Capital Public Radio held Story Circles in neighborhoods around the city. They aimed for lower income communities. The partner community group invited half of the attendees and the station invited the other half. They also saved a handful for groups that required special outreach, such as youth leaders, developers, or city officials.
“There was a lot of intentional curation in partnership between Capital Public Radio and the original six community partners,” ross said.
Each event began with appetizers and time for participants to mingle before the formal programming began. They also created a Story Booth, where participants could be recorded sharing their thoughts about housing issues. Capital Public Radio then would share those stories on social media and also share a copy of the material with the attendee.
After about 30 minutes of socializing, the actual Story Circle began. The participants all sat in chairs in the middle of the room that were organized in a circle facing one another. The facilitator asked everyone to turn off their phones and then they all went around the circle introducing themselves and why they care about the issue of housing.
The facilitator then explained the purpose of the event and started a short conversation about what makes a good story. The facilitator made it clear that participants did not have to share a story if they didn’t want to; it was okay to just sit and listen. They then shared a few prompts that encouraged participants to “Tell a story about a time when…”
- Having a home made a difference in your life.
- You realized how other people perceive the place you call home.
- You felt a sense of belonging – or the opposite – in your neighborhood?
The participants then went around and shared their story with the full group. In larger Story Circles, the participants split up into smaller groups to share their stories.
After sharing the stories, the participants paired off to discuss what they heard and how it made them feel. They then came back together as the full group to share their thoughts and debrief.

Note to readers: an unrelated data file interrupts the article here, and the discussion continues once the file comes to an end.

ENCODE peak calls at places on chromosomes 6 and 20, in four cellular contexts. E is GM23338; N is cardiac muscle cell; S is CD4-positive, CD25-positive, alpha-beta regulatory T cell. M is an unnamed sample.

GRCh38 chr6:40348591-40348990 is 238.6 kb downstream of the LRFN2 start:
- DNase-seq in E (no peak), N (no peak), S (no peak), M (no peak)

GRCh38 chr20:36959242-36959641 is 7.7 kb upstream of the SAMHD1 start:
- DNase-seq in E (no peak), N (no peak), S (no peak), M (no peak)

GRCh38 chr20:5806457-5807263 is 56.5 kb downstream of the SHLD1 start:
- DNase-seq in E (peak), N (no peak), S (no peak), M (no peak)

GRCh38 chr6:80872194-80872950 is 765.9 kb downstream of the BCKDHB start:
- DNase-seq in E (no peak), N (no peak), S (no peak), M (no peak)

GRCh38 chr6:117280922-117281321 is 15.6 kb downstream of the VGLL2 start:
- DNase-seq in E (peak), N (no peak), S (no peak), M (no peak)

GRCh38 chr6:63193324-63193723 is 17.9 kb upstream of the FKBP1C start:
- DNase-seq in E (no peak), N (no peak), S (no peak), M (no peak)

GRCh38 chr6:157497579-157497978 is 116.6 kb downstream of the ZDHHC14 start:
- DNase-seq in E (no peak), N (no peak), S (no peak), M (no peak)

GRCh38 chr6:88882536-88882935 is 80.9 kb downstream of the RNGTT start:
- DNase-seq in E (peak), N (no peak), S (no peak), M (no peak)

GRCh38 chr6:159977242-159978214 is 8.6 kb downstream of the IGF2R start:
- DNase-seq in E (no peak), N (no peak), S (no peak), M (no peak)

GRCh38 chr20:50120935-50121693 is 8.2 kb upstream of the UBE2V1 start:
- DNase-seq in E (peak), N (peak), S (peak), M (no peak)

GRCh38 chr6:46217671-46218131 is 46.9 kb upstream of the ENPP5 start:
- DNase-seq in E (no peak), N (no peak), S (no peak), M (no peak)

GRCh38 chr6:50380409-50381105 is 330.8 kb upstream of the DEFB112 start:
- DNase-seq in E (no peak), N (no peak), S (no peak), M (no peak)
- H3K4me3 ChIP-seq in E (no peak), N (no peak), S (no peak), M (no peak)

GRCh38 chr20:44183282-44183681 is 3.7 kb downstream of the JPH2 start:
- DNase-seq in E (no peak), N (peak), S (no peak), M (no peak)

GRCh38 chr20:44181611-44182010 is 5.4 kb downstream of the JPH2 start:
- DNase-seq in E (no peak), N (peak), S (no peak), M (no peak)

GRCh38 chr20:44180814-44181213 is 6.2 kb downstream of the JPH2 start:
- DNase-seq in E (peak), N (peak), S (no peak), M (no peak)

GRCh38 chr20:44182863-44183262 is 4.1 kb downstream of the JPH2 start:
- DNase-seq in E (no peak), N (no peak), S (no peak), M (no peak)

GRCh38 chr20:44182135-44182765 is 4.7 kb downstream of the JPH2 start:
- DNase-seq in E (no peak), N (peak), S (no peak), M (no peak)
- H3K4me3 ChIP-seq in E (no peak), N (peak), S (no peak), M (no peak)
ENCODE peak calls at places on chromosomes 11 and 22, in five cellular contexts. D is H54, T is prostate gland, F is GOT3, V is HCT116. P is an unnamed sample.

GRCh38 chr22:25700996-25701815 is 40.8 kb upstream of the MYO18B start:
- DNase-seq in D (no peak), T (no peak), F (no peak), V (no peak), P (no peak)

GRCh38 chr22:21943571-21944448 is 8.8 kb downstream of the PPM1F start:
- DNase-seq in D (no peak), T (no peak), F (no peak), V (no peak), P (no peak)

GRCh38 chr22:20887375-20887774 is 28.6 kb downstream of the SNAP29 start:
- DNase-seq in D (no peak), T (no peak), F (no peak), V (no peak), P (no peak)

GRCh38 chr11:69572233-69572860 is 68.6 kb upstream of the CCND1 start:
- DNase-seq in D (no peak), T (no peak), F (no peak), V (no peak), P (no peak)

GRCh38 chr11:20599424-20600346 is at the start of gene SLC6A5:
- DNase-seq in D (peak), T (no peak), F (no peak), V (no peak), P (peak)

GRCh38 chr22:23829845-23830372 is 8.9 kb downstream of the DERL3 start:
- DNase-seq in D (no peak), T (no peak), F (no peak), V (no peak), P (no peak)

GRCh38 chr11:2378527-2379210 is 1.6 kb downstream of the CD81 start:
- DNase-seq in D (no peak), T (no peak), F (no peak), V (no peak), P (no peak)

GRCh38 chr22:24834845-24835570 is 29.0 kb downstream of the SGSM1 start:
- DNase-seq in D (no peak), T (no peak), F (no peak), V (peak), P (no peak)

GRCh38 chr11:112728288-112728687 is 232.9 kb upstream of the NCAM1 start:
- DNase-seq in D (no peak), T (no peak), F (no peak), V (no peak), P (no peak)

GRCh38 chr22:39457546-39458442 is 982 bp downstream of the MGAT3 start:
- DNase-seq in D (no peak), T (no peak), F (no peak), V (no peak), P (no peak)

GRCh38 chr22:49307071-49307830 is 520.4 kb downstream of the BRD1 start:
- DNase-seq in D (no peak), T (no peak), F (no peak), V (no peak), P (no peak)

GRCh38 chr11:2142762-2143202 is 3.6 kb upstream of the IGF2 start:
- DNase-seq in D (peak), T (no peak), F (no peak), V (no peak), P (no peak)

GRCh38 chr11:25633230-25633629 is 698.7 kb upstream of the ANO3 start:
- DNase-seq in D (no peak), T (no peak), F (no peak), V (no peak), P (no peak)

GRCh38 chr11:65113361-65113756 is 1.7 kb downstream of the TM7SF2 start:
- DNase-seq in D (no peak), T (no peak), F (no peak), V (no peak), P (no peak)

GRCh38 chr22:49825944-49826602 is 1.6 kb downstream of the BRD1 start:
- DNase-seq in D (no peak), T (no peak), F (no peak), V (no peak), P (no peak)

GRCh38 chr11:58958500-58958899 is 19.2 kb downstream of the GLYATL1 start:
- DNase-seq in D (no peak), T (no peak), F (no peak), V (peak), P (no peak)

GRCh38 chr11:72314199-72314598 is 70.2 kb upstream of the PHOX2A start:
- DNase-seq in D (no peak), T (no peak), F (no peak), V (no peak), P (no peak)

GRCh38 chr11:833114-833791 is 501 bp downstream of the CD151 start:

In total, the Story Circle events ran for two and a half hours.
Earlier this year, ross expanded the program to include more community partners. She ran a series of trainings for facilitators from the local organizations so they could run their own story circles. She received a grant to add more community partners, run the training program, and write a guide. (More on the guide in Want to Know More?)
The initial series of Story Circles each had between eight to 10 participants. After expanding the program in its work with the other community organizations, the second set of Story Circles included up to 50 attendees.
Capital Public Radio produced six Story Circles with twelve different partner organizations. (The full list of partners is here on page 18.) ross trained 16 community facilitators to run Story Circles.
The Story Circles can cost up to $500 each to run. The cost can vary depending on the space, the price for food, and whether you need to pay facilitators. For Capital Public Radio, the community organizations it worked with often donated the space and station staffers would lead and help manage the discussions. Capital Public Radio also covered child care during the Story Circles.
There were typically four staffers at each event. ross would facilitate the Story Circle, someone from one of the community partners would participate and share a story, and two interns helped run the Story Booth and take notes on the proceedings. These stories were then shared on Instagram and the station’s website.
After each Story Circle, Capital Public Radio also did an evaluation and conducted a survey with the participants
91 percent of participants said they were inspired to act on the issue by staying in touch with people they met at the event or getting involved in projects dealing with housing issues.
89 percent of participants said they planned to discuss what they learned at the Story Circle with family or friends.
And 82 percent of participants said they met people they wouldn’t typically meet and were exposed to new perspectives.
• Let the community inform your reporting: Capital Public Radio was quite intentional about documenting the Story Circles and measuring their impact. There was always someone taking notes during the sessions, and the station worked with Lindsay Green-Barber of Impact Architects to measure how the Story Circles affected the participants.
I mentioned some of the results from the survey in The Numbers, but here were a couple other findings that ross shared with me:
- Prior to the Story Circles, about one-third of participants said Capital Public Radio was sometimes a source of news and information, but one-quarter of the participants said they had never heard of the station.